“When it comes to breaking news stories, we only have text and photos,” he said. “We need to incorporate some other media such as video and infographics. Nevertheless, 360 has evolved to become more digital first in its approach.”
Chapline says the operation might never be fully digital first given the nature of a news organization that is integrated with courses as well as several media products.
“It’s close, and maybe this is as close as it’s possible to get,” Chapline said. “The outlier is our television programs. As it stands right now, most of the stories produced by students in the newscast and sportscast classes are done specifically for those television programs. The stories run online, but that’s not their first destination. Likewise, the programs themselves are produced from a television-first perspective.”
The challenge, in part, is that students still want – and are getting – jobs in television newsrooms, where specific skills are required.
“Certainly, it would be possible to produce both the stories and the programs themselves as digital-first products,” said Chapline, who spent 20 years at television stations in Texas and Oklahoma. “But I think the nature of television programs, and the television industry, is such that we would be doing our students a disservice by adopting that approach.”
But there remains room to experiment in student media, which receives financial support from the university and doesn’t have to make a profit. The rapid turnover of the student staff each year also allows quick changes in organizational structure, Chapline said.
“In student media we have the luxury of being very nimble in the way we operate,” he said.
It’s flexibility that professional news organizations don’t always have.
“As managers in professional newsrooms across the country can verify, it can be very difficult to teach old dogs new tricks,” Chapline said. “Some established journalists aren’t comfortable with digital technology; others are simply unwilling to learn. With rare exceptions, our student journalists don’t have those problems.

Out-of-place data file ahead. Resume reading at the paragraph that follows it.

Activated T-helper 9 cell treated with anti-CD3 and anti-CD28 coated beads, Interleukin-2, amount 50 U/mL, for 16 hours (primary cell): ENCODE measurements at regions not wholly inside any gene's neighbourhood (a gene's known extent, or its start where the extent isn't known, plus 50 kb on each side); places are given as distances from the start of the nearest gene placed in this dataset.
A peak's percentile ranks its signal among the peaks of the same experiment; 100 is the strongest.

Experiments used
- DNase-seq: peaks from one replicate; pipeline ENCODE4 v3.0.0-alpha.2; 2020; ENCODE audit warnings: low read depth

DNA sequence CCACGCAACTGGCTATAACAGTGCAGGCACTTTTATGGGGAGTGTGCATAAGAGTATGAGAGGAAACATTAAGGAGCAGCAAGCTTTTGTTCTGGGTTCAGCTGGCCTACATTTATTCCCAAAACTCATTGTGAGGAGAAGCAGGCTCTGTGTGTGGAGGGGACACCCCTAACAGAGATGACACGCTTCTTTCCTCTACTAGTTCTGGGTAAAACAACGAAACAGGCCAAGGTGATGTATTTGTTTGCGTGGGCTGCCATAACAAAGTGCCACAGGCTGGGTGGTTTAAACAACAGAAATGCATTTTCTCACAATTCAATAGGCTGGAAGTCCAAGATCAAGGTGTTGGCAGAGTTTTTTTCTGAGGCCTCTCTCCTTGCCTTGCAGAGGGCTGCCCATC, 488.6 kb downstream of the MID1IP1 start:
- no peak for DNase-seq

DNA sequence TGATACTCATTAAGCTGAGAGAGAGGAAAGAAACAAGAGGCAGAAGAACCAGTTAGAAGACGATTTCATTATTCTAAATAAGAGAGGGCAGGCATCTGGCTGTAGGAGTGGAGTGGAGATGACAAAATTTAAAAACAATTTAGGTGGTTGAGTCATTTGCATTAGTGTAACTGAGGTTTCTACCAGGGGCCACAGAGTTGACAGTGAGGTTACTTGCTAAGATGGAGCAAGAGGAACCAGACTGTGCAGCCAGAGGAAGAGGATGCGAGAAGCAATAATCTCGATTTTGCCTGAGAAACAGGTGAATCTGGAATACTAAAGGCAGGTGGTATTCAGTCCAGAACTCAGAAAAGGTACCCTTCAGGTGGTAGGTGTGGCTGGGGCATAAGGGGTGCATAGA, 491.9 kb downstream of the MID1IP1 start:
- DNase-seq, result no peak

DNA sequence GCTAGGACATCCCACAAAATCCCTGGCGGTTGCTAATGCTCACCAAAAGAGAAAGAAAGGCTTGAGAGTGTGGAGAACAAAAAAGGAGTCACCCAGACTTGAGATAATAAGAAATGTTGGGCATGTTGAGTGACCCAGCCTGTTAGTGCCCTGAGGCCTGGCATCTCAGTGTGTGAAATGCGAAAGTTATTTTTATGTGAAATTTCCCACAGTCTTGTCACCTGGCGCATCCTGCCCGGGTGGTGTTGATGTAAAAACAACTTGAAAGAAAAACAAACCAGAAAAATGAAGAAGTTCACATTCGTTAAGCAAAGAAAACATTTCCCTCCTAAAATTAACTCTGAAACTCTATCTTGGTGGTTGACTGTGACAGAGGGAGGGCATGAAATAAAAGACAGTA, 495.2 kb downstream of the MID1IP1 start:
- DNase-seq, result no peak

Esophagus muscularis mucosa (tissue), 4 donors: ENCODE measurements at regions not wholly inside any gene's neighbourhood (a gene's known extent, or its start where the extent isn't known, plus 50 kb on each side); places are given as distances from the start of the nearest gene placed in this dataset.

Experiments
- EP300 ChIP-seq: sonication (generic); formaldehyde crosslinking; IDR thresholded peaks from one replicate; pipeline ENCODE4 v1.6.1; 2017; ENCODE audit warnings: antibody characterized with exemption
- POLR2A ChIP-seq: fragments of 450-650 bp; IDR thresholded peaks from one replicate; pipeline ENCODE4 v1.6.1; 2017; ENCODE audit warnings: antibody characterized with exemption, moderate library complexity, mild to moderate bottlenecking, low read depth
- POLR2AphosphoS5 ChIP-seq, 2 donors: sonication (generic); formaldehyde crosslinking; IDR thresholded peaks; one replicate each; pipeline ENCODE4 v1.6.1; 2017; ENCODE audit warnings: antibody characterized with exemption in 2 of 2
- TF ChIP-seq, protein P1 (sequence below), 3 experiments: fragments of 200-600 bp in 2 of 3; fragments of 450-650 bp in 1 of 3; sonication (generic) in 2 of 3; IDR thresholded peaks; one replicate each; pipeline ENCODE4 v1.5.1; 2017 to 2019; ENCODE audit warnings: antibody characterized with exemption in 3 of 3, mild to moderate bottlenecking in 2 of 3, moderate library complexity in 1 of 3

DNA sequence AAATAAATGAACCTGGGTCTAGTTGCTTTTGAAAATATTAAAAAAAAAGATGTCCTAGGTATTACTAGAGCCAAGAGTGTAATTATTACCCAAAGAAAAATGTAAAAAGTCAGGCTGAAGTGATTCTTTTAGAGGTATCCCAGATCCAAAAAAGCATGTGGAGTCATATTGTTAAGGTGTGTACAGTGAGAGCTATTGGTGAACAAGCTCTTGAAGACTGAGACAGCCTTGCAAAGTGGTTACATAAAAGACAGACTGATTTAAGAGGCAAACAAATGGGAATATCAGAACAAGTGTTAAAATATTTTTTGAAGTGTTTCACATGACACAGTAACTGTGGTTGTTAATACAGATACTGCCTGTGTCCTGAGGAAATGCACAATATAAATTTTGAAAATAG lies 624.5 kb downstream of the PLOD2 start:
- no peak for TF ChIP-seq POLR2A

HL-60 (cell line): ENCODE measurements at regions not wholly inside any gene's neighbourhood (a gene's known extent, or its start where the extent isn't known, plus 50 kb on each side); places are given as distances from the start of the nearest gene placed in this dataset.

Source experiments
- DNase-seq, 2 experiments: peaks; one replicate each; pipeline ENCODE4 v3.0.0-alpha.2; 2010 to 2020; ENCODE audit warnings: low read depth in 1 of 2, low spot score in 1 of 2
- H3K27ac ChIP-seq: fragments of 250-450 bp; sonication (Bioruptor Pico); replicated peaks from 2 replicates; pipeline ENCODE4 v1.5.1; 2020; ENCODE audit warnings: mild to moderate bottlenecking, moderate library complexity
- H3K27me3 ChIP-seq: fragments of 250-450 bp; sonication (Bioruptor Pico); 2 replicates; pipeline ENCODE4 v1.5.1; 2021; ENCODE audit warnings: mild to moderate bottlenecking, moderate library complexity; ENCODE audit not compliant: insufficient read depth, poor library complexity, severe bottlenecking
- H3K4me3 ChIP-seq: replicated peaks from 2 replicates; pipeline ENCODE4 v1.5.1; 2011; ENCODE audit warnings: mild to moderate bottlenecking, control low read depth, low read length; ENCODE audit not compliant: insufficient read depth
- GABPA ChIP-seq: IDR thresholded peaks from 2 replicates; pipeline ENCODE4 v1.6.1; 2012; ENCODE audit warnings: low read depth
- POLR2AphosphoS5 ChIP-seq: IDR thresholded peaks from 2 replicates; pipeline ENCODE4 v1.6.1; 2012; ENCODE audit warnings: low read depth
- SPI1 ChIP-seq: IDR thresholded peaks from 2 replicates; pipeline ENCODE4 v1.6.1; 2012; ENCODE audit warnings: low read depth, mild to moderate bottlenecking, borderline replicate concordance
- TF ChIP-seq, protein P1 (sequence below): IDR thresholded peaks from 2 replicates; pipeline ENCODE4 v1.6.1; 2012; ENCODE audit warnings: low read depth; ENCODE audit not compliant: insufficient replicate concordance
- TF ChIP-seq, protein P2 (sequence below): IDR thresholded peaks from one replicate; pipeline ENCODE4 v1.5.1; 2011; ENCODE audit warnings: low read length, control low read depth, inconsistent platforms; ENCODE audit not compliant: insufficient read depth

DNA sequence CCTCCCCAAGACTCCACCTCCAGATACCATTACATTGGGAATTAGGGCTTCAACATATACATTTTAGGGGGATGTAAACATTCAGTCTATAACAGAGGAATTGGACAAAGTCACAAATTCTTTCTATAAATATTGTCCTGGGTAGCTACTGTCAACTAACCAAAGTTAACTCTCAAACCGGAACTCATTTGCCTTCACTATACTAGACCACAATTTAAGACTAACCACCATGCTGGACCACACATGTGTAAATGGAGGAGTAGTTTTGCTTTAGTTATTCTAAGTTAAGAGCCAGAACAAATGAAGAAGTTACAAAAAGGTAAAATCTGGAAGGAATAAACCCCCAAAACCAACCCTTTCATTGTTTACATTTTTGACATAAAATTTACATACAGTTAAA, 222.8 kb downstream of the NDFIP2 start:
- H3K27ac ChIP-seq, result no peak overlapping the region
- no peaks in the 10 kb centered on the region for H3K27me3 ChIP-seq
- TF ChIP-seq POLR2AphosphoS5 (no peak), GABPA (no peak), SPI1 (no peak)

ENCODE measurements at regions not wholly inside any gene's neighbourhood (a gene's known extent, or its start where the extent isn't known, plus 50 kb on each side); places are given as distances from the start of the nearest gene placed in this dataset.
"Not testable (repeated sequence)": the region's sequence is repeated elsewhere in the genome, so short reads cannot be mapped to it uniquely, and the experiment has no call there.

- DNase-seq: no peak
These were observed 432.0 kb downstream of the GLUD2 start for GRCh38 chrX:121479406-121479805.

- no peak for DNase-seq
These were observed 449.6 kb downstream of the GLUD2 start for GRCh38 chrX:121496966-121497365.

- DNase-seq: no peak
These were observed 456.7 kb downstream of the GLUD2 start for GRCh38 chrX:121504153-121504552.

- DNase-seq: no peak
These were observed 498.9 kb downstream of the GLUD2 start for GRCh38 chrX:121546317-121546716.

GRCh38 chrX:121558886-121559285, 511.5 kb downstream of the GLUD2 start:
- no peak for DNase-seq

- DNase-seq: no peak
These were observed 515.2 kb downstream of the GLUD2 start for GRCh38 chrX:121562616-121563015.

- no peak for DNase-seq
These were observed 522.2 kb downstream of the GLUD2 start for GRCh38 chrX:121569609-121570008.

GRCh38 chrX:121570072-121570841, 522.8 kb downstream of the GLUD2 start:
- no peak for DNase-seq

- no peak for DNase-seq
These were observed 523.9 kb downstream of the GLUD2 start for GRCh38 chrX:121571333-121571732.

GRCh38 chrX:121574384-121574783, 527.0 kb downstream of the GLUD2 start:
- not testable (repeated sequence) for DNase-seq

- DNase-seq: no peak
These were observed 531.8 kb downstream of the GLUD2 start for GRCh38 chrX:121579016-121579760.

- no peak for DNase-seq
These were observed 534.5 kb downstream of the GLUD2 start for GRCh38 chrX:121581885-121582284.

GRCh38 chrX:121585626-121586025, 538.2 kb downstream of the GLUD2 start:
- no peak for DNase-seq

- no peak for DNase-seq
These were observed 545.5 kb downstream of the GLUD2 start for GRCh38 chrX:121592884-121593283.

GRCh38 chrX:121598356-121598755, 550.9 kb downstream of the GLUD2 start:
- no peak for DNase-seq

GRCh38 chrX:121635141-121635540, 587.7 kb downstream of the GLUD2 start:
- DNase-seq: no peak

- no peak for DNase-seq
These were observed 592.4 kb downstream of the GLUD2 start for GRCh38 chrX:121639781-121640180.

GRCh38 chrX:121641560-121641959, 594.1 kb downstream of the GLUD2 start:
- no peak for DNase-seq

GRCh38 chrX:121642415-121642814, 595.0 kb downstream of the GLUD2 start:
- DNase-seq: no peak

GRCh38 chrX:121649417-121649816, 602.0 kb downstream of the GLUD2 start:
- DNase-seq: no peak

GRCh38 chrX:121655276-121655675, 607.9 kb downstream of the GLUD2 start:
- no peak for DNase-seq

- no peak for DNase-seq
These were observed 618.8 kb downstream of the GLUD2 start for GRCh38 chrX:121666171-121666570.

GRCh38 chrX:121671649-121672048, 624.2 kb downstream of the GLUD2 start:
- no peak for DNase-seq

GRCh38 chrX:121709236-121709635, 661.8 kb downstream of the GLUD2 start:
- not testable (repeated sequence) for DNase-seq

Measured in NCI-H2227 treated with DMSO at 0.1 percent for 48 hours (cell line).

“It’s also easier to experiment and fail in student media. That’s vital; it’s part of the learning process. But pros often don’t have that luxury.”
So the focus is on producing journalism and preparing students for the digital world, even if they may not end up working in a digital-first newsroom, though the digital skills and mindset are something most legacy newsrooms want too.
“They’re learning that a story is a story regardless of where it’s published,” Chapline said. “The important thing is for journalists to reach their audience on the audience’s terms.”
The good news is the students have bought in. They’re ready for the challenge and are full of ideas on how to meet it.
“Digital first has the potential to make student media, and all media organizations, tell complete stories from all sorts of different angles and let us be part of the community,” Rubio said. “It is truly an exciting time.”